China Justice Observer

中司观察

EnglishArabicChinese (Simplified)DutchFrenchGermanHindiItalianJapaneseKoreanPortugueseRussianSpanishSwedishHebrewIndonesianVietnameseThaiTurkishMalay

Fraud Alert: if a Chinese Company Signs a Contract Like This-CTD 101 Series

Thu, 20 Jul 2023
Editor: C. J. Observer

You must be alert to fraud when the following situations occur.

This post was first published in CJO GLOBAL, which is committed to providing consulting services in China-related cross-border trade risk management and debt collection. We will explain how debt collection works in China below.

1. No Chinese company seal is stamped on the contract.

In China, the official company seal is a symbol of corporate power. Anything stamped with the official company seal is considered to be on behalf of the company’s will.

So, if you’re going to do business with a Chinese company, the contract has to be stamped with the official company seal. In this way, the Chinese courts and law enforcement authorities will recognize that the contract is concluded by the said company.

Moreover, only real Chinese companies have official seals.

In China, making official company seals is under supervision by the police. It would be a crime for anyone to make the company seals without authorization, and in the most serious cases, he/she could be sentenced to 10 years in prison.

If a Chinese company doesn’t stamp a contract or order, it is likely to be a fraud.

2. A Chinese company uses an overseas company to enter into contracts with you or to receive payments.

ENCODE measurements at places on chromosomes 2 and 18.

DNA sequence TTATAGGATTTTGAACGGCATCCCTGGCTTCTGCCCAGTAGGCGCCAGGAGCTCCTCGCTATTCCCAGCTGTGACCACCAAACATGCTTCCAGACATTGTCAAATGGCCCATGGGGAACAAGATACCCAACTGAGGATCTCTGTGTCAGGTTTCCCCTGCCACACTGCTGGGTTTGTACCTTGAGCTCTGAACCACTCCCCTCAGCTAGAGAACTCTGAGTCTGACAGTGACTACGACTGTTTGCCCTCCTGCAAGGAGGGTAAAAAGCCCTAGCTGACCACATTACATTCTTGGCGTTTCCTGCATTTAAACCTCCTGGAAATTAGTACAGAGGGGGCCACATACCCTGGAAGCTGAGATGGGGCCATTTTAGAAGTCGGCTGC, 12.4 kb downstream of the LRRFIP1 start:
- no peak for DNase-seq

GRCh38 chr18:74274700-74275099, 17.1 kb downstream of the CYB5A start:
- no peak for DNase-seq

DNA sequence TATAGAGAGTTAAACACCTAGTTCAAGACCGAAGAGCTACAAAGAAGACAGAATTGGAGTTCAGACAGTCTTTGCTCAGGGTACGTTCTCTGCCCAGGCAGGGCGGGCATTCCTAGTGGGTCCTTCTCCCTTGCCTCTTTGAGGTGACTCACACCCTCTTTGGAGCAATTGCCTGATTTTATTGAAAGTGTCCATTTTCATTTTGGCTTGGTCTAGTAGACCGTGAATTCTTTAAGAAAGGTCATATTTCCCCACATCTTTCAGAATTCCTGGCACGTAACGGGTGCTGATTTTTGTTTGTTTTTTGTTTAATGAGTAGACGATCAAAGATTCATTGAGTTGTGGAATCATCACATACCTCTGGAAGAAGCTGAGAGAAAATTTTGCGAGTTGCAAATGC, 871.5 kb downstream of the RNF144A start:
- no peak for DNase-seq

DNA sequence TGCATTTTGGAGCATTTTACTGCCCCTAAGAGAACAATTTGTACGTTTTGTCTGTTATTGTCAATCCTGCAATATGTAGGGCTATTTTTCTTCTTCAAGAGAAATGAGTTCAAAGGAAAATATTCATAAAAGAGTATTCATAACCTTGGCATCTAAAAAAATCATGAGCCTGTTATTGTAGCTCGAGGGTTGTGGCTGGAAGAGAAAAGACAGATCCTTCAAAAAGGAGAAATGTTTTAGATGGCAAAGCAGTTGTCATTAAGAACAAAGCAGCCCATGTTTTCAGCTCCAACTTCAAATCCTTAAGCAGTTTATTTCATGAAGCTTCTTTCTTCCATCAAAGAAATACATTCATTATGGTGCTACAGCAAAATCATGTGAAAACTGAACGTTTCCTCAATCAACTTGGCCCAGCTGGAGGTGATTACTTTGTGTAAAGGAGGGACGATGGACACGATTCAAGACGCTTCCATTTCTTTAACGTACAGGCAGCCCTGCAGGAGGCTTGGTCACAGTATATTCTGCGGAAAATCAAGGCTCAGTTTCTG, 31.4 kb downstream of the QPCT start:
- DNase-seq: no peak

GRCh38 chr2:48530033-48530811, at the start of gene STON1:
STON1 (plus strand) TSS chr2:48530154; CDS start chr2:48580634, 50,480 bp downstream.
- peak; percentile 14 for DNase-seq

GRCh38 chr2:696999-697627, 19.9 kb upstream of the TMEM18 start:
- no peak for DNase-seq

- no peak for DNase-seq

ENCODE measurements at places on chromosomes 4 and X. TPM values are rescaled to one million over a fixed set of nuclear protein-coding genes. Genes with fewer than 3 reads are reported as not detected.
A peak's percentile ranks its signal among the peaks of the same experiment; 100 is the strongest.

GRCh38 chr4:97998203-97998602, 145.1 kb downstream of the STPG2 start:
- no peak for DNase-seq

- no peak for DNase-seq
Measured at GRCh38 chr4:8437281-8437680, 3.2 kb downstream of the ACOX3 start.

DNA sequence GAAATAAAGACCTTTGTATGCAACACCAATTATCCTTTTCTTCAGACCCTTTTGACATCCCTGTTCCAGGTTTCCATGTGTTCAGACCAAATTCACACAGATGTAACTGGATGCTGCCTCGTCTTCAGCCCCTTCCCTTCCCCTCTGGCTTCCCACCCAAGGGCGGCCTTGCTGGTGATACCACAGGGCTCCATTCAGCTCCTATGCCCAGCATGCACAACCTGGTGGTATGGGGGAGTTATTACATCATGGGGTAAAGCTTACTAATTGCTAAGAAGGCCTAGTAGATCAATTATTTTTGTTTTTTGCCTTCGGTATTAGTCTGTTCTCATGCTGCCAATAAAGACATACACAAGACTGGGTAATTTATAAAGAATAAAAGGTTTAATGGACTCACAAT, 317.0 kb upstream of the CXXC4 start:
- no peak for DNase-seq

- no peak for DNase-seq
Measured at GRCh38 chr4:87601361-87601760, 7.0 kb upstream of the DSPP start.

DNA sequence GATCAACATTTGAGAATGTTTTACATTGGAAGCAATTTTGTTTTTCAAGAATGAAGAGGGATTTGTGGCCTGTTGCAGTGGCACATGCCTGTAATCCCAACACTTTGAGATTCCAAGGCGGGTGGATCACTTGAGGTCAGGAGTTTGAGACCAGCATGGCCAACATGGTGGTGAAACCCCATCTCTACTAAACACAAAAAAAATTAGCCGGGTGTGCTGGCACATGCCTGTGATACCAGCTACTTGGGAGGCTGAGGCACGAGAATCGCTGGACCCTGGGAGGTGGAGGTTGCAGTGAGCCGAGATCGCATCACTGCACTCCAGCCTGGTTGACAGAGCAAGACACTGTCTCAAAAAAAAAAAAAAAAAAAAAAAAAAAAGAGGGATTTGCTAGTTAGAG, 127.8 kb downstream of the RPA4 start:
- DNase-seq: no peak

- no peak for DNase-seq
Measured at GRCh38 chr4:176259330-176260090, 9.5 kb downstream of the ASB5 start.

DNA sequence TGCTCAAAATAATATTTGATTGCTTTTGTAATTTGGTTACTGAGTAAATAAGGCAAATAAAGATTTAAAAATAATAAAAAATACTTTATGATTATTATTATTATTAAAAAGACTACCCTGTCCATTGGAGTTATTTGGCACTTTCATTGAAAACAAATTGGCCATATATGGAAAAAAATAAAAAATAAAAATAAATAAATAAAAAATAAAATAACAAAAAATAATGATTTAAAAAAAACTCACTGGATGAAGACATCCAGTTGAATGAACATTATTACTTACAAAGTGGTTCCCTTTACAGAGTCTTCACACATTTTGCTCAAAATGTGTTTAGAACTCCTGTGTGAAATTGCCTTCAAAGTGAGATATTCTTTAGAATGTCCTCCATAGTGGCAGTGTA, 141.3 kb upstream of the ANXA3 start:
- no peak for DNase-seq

The overseas company often does not have any ability to perform, or even has no enforceable assets in its name, but rather is a shell company.

The factory performing the contract is located in China, the actual controller of the Chinese company resides in China, and the assets and cash of the Chinese company are also located in China.

In such cases, a contract with an overseas company often means that you cannot recover any damages for fraud or breach of contract.

To some extent, this practice is understandable. Because of China’s foreign exchange controls, Chinese companies are reluctant to bring funds into China for more flexible use.

However, to ensure that this Chinese company bears the necessary liability, we recommend that the Chinese company and its overseas company are jointly liable for you. This way, although the money is paid to the overseas company, the liability is borne by the Chinese company.

* * *

Do you need support in cross-border trade and debt collection?

CJO Global's team can provide you with China-related cross-border trade risk management and debt collection services, including: 
(1) Trade Dispute Resolution
(2) Debt Collection
(3) Judgments and Awards Collection
(4) Bankruptcy & Restructuring
(5) Company Verification and Due Diligence
(6) Trade Contract Drafting and Review

If you need our services, or if you wish to share your story, you can contact our Client Manager Susan Li (susan.li@yuanddu.com).

If you want to know more about CJO Global, please click here.

If you want to know more about CJO Global services, please click here.

If you wish to read more CJO Global posts, please click here.

 

 

Photo by Gabrielle Henderson on Unsplash

Contributors: CJO Staff Contributors Team

Save as PDF

You might also like

China Revises State Secrets Protection Law

China’s national legislature, the National People’s Congress, revised the State Secrets Protection Law to enhance information classification, secrecy in technological innovation, and precise protection of state secrets, effective May 1, 2024.

China Enhances Legal Aid Law Implementation

In November 2023, China’s Supreme People’s Court and other top judicial bodies jointly issued measures to implement the Legal Aid Law, clarifying responsibilities and ensuring parties' rights to legal aid.